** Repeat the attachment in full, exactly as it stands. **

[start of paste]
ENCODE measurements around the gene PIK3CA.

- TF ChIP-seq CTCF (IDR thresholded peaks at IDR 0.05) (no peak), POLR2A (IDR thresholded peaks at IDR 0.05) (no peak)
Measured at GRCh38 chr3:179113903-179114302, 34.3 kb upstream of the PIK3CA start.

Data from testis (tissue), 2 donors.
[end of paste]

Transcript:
ENCODE measurements around the gene PIK3CA.

- TF ChIP-seq CTCF (IDR thresholded peaks at IDR 0.05) (no peak), POLR2A (IDR thresholded peaks at IDR 0.05) (no peak)
Measured at GRCh38 chr3:179113903-179114302, 34.3 kb upstream of the PIK3CA start.

Data from testis (tissue), 2 donors.